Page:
Before 1982 the Centers for Disease Control and Prevention had no record of the disease-causing properties of a strain of Escherichia coli bacteria that today infects 73,000 people a year. Since its emergence, researchers in government, academia and the food industry have labored to find ways to counter E. coli 0157:H7, while continuing their struggle against a host of other pathogens that contaminate the food supply.
The use of radiation to kill the bacteria directly is still controversial. A wholly different approach would stop the bacteria from tainting meat in the first place. A. S. Naidu, a medical microbiologist who heads the Center for Antimicrobial Research at California State Polytechnic University, received a patent (U.S.: 6,172,040) for a method of applying to meat a natural protein from cow's milk, the same compound that is credited with protecting infants from bacterial infections while their immune systems develop. Lactoferrin prevents the attachment on the meat surface of more than 30 types of bacteria, including Salmonella and Campylobacter, in addition to the much feared strain of E. coli. It can be used for other applications as well. "This is a microbial blocking agent that detaches a variety of microorganisms from biological surfaces," Naidu says. "[The surface] could be meat, but [the agent] also could be used for removing bacteria from a tooth or from acne on skin."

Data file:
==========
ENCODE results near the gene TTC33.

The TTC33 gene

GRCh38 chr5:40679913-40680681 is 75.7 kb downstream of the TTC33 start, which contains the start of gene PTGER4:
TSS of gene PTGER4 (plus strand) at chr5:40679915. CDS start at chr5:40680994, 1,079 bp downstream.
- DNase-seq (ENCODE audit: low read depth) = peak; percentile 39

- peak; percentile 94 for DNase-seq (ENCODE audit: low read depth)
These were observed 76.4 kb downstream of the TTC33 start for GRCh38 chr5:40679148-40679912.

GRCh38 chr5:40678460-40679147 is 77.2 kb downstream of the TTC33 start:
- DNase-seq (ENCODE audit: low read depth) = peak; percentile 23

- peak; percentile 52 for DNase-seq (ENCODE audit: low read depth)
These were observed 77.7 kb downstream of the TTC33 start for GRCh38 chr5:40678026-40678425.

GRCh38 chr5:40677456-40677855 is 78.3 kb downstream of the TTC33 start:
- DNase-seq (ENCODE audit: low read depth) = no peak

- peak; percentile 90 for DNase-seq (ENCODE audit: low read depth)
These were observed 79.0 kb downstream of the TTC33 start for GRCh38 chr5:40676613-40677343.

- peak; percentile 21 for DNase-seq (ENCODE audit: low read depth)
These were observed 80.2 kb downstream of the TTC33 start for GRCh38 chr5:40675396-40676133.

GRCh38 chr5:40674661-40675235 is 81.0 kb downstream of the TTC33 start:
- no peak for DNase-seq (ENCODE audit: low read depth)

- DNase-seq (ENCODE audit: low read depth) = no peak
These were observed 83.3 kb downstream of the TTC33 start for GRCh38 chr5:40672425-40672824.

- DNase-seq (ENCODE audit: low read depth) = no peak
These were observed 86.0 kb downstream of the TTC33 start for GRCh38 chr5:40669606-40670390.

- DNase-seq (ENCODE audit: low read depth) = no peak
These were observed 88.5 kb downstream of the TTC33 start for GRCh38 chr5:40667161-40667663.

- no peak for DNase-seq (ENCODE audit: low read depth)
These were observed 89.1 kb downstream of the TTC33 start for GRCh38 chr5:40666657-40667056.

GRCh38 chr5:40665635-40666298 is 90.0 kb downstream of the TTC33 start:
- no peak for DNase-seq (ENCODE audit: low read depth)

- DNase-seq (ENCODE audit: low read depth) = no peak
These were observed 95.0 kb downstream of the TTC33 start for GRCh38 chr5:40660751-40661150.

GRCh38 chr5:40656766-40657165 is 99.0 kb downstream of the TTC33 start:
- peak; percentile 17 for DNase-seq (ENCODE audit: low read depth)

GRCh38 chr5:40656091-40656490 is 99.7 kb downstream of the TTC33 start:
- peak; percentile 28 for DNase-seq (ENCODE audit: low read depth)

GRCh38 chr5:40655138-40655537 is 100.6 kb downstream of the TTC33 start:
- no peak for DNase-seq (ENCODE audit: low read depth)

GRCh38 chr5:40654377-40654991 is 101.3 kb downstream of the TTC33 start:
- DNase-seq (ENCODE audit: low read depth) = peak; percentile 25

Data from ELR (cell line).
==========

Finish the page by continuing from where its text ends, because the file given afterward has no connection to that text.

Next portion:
This article was originally published with the title Antimicrobe Marinade.